Mind and Its World I and II are the first two courses in Nitartha’s curriculum, and several more will be offered at this year’s Summer Institute in July. The topics are incredible. Don’t miss out! Register for the 2022 Nitartha Summer Institute here: https://bit.ly/si22mind

Mind and Its World I: Valid Cognition

This course explores the question: How do you obtain accurate and valid knowledge about the world? That’s the subject of Pramana, or Buddhist epistemology. We typically assume that what we know about the world is valid. But is it? Our mind processes and responds so quickly to what’s happening around us that we normally don’t realize when we are having a conceptual experience that is not actually in agreement with the object we are experiencing.

In this course, we will learn to distinguish between what our mind tells us versus the way things are. We start to see that there is a difference between our conceptual understanding of a thing and our direct experience of it. In fact, when we study Pramana, we discover that nearly all our experiences are conceptual, and that conceptuality is a rather fuzzy representation of the way things are.

What is it that is having these experiences? We can call it mind, consciousness or awareness. In Pramana those are all equivalents. But we can further differentiate between a conceptual mind, a non-conceptual mind, a valid mind and a non-valid mind.

What makes a mind or cognition valid? What makes it non-valid? To answer these questions, we delve into the definitions of mind, consciousness, and awareness, and of valid and non-valid cognition. We explore how valid cognition can be ascertained either directly through our senses, or inferentially through valid concepts. That’s right, in Pramana, not all concepts are non-valid!

In Pramana, the task of the dharma practitioner is first to differentiate between valid and non-valid cognition, and then to clarify whether a valid cognition is direct or inferential. That’s the path, in other words, direct valid cognition is even more valid than inferential valid cognition. For example, consider the difference between thinking about chocolate and eating it. Inference is good, but experiencing it through direct valid cognition is delicious!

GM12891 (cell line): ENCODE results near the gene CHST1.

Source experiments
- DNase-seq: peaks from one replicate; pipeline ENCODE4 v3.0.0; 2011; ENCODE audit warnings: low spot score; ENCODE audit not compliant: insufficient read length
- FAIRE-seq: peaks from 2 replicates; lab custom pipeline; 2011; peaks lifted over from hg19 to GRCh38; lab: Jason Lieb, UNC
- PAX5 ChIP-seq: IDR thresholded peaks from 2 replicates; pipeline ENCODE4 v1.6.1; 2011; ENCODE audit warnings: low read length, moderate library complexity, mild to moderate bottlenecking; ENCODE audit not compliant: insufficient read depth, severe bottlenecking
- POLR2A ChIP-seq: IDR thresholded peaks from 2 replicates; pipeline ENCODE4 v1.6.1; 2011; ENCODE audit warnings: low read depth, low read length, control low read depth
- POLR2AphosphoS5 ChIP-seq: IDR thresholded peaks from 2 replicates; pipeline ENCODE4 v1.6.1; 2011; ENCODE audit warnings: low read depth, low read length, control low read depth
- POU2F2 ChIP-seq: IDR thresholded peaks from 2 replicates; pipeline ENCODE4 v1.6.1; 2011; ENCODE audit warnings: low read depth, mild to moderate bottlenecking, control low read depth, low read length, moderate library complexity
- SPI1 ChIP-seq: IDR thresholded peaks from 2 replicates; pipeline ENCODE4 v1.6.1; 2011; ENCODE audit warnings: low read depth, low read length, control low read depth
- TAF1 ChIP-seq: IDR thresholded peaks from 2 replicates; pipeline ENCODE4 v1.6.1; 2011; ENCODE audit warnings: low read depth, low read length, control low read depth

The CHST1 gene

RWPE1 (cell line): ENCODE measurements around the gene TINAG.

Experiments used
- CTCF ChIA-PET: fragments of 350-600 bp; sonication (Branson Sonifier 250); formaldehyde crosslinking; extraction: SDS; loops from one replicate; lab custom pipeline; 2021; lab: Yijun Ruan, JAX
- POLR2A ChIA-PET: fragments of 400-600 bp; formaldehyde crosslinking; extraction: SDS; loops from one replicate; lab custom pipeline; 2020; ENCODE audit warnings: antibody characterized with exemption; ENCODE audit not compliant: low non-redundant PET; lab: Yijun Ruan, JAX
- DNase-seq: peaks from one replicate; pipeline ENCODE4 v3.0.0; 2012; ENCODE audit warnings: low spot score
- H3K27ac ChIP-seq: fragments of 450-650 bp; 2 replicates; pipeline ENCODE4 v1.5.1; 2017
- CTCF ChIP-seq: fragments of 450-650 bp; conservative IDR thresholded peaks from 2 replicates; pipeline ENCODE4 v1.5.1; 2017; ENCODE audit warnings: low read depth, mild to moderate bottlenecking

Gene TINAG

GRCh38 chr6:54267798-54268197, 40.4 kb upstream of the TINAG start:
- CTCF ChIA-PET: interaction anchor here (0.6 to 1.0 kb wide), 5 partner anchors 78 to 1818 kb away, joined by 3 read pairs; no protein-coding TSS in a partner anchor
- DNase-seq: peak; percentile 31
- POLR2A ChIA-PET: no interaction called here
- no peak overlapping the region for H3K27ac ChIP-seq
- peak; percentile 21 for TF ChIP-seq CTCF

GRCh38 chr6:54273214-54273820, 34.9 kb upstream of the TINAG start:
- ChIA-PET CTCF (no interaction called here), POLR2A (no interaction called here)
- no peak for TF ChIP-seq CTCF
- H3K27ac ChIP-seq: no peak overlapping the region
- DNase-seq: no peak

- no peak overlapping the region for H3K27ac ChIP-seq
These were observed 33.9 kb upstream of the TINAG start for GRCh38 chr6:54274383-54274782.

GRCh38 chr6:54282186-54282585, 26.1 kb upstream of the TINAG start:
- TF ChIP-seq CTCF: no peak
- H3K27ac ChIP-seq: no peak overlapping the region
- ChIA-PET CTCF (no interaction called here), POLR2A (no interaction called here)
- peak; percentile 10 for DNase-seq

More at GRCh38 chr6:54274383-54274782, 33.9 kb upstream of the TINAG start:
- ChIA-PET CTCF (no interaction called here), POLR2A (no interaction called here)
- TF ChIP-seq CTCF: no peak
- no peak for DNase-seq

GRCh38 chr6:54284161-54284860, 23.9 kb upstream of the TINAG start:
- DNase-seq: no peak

In addition to exploring how mind cognizes, this course also breaks down the types of objects that our mind experiences. We have things and non-things, objects, existents and non-existents, conditioned phenomena and non-conditioned phenomena. We discover how to classify everything under the sun… and then some.

Classifying what our mind experiences is not just an intellectual exercise. It is essential for understanding your own mind and perceiving your world more clearly. And once we understand just how much of what we experience is our own mental projection, then we can start to question our reactions, and perhaps begin to change them.

Mind and Its World I is followed by Mind and Its World II — Modes of Engagement and Mental Events, which will also be taught at this year’s Summer Institute. These two courses are offered as Study Level 1, and is included in the Summer Institute tuition. All 27 classes will be recorded for those unable attend live, and will be available for two months after the Summer Institute ends.

Join us at this year’s Summer Institute to discover more about the intent of the Buddha as well as Mahamudra teachings given by Dzogchen Ponlop Rinpoche!